by Brendon Nafziger
, DOTmed News Associate Editor | February 21, 2011
Imaging resources for prostate cancer appear to be badly managed, with too many low-risk patients receiving advanced imaging scans and too few high-risk patients undergoing the tests, according to a new study.
A poster presented at ASCO's Genitourinary Cancers Symposium found that more than one-third of low-risk prostate cancer patients (39 percent) and about half of intermediate-risk patients received PET, CT or MRI scans. However, the chances of the imaging uncovering cancer outside the prostate is less than 1 percent in the low-risk patients, said lead researcher Dr. Sandip Prasad, a urologic oncology researcher at the University of Chicago Medical Center.
"We think that the percentage of patients getting these exams should be 0 percent," he told Medpage Today.
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Intermediate-risk patients also shouldn't receive the costly exams, Prasad said.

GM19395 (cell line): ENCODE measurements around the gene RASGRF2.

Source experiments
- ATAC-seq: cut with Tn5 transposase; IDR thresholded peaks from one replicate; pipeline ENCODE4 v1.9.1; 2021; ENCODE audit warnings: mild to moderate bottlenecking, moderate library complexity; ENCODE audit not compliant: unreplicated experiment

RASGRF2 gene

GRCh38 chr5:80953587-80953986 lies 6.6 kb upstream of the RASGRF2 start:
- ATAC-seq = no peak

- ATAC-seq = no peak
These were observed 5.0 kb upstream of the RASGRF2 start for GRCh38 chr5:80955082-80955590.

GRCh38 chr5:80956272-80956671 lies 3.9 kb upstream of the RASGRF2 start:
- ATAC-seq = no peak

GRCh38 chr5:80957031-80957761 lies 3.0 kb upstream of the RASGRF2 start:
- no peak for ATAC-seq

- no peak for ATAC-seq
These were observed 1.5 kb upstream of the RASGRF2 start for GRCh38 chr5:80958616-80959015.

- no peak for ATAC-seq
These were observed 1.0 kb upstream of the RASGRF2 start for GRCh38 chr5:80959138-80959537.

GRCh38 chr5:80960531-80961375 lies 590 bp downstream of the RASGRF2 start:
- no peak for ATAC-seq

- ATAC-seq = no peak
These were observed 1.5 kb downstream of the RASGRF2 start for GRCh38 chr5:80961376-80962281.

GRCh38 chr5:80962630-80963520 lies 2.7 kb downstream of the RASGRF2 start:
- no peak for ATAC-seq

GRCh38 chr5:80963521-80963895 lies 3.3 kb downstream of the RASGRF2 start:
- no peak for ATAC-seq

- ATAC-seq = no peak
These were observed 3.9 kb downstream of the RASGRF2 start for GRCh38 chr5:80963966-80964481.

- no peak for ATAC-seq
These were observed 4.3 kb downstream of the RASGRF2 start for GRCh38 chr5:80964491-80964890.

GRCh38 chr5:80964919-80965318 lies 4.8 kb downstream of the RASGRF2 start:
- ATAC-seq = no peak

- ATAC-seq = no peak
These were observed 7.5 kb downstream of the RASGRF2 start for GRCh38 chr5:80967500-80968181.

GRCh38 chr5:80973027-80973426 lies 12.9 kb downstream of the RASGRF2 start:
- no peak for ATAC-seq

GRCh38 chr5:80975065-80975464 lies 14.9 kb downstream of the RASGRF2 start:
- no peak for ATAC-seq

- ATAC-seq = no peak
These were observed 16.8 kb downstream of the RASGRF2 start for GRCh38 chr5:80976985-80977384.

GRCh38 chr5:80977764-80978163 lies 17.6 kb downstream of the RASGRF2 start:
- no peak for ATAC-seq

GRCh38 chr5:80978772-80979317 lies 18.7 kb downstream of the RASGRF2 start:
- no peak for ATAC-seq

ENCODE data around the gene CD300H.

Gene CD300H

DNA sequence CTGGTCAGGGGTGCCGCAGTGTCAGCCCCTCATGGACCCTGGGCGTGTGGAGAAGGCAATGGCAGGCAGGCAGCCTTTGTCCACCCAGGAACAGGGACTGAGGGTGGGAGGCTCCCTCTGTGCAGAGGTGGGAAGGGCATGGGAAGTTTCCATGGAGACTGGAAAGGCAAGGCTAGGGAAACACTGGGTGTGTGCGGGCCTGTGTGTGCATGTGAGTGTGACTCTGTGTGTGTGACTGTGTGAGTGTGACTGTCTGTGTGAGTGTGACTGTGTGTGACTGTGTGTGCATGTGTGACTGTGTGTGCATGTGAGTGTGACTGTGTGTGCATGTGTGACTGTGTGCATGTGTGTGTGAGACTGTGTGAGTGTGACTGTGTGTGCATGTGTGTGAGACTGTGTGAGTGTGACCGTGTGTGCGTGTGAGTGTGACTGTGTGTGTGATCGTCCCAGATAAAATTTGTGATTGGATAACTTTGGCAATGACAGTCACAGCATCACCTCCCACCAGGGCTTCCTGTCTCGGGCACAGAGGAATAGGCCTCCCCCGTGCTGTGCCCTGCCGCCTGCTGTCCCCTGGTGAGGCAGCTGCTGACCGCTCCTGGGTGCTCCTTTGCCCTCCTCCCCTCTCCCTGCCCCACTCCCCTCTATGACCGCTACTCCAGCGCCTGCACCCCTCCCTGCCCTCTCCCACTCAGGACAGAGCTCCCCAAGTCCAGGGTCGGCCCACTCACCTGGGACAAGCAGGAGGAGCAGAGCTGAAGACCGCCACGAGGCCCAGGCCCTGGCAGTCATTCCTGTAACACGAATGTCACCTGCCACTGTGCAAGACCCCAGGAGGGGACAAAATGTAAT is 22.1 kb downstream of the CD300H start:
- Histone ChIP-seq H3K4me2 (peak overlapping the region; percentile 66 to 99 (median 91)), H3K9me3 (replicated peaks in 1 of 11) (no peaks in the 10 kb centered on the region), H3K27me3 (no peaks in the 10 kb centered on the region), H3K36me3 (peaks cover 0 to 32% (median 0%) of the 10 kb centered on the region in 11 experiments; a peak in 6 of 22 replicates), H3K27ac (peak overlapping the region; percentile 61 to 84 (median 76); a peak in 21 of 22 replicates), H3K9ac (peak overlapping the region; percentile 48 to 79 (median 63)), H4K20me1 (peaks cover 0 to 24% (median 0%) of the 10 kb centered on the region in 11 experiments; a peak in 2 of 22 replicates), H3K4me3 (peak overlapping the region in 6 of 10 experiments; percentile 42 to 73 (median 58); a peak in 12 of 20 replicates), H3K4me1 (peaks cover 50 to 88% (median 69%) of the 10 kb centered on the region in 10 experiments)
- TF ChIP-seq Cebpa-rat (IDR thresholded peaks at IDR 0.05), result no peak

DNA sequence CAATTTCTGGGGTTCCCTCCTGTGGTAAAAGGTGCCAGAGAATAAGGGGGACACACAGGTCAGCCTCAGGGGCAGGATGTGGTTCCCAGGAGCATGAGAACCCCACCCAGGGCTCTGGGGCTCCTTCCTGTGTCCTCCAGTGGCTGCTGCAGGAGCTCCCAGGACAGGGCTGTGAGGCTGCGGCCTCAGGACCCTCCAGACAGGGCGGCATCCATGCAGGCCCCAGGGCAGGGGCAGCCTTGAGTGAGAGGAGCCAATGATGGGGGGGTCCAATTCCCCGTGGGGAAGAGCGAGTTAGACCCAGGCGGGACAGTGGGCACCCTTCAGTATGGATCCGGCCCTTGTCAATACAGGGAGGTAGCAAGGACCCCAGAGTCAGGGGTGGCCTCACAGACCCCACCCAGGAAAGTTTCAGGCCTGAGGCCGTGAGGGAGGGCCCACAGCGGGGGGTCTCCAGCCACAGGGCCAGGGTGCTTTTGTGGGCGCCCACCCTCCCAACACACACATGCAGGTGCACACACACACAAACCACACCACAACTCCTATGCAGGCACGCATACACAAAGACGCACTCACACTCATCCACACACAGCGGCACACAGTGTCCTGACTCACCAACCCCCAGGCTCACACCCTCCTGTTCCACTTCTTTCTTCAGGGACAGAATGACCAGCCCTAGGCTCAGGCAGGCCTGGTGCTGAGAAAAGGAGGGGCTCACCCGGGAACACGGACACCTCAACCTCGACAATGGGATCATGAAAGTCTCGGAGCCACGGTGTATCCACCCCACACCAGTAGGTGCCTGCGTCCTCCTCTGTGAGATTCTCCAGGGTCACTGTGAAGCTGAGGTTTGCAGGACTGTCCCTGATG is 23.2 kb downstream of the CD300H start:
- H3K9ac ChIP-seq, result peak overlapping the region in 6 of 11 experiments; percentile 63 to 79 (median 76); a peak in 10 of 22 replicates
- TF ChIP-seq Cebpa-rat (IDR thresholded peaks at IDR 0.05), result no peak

More worrisome, though, was the percentage of high-risk patients who should have been getting the scans but weren't. According to the study, which examined records of thousands of men reported in the Surveillance Epidemiology and End Results Medicare database, about 39 percent of high-risk patients didn't undergo the advanced imaging tests.
"All of these men should have received the tests," said Prasad.
Prasad reckoned that the cost of the unnecessary tests among the more than 30,000 men in the SEER database could have been close to $35 million, almost one-tenth the budget set aside for prostate cancer research at the National Cancer Institute.
In the study, 9,640 men had low-risk prostate cancer, 12,966 had intermediate-risk and 7,577 men had high-risk cancer.
The findings were presented at ASCO's GU conference, which ran from Feb. 17 to 19 in Orlando, Fla.